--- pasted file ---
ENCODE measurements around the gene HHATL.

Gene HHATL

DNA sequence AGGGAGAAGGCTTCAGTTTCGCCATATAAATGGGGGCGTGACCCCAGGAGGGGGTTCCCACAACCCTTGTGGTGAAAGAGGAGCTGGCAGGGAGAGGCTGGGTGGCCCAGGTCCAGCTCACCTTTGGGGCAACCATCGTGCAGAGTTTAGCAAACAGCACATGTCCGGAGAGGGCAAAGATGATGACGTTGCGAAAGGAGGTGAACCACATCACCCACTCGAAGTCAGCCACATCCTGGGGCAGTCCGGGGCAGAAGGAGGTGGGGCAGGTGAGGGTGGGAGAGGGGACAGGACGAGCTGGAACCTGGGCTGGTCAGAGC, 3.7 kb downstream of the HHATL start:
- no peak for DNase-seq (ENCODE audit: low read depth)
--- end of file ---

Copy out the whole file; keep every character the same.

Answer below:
ENCODE measurements around the gene HHATL.

Gene HHATL

DNA sequence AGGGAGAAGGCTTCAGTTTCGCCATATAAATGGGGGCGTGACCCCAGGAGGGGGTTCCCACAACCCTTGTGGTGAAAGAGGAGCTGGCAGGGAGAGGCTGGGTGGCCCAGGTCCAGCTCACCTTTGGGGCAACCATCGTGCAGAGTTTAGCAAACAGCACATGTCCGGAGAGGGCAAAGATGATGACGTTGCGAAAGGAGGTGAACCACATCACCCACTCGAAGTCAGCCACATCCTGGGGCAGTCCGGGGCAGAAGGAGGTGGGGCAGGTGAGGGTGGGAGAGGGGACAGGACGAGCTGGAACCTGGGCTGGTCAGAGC, 3.7 kb downstream of the HHATL start:
- no peak for DNase-seq (ENCODE audit: low read depth)